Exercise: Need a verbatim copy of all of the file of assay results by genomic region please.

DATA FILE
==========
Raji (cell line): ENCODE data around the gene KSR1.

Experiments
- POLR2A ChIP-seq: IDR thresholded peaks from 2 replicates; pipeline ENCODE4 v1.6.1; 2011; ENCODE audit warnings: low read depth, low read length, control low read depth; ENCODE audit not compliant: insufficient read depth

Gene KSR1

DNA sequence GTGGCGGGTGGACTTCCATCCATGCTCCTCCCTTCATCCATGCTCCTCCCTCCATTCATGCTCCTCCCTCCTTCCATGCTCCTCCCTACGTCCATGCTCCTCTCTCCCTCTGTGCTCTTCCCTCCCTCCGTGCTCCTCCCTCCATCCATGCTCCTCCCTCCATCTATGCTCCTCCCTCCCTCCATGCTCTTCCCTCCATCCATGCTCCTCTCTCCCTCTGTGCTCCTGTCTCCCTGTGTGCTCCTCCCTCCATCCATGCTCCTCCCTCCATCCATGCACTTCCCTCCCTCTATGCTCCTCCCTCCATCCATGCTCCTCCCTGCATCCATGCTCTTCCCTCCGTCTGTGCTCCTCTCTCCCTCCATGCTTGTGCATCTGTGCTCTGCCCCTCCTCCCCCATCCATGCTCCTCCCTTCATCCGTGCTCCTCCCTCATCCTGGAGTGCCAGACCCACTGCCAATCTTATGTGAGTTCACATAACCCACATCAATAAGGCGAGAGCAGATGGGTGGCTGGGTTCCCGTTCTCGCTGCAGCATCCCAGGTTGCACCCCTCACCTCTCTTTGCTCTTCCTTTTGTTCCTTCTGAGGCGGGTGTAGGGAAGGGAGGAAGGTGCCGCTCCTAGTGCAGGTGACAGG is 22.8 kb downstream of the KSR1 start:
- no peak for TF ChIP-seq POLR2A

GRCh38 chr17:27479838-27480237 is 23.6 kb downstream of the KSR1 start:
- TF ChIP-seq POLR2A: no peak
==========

Raji (cell line): ENCODE data around the gene KSR1.

Experiments
- POLR2A ChIP-seq: IDR thresholded peaks from 2 replicates; pipeline ENCODE4 v1.6.1; 2011; ENCODE audit warnings: low read depth, low read length, control low read depth; ENCODE audit not compliant: insufficient read depth

Gene KSR1

DNA sequence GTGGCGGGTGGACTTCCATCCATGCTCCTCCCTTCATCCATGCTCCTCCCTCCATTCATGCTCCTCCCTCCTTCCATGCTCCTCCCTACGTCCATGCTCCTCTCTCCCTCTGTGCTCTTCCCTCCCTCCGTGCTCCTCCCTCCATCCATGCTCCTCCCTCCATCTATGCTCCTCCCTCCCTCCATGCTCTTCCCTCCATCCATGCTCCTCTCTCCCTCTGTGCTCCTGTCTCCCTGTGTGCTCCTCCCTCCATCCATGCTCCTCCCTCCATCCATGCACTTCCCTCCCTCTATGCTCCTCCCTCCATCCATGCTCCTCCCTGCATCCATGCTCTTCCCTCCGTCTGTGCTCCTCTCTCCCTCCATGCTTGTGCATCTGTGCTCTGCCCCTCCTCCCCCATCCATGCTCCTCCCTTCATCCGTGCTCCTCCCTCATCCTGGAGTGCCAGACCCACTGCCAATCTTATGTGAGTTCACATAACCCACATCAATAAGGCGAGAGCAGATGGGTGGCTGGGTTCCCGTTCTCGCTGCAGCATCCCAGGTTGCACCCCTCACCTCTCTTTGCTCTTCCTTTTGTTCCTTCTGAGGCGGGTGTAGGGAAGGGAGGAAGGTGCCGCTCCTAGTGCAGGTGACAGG is 22.8 kb downstream of the KSR1 start:
- no peak for TF ChIP-seq POLR2A

GRCh38 chr17:27479838-27480237 is 23.6 kb downstream of the KSR1 start:
- TF ChIP-seq POLR2A: no peak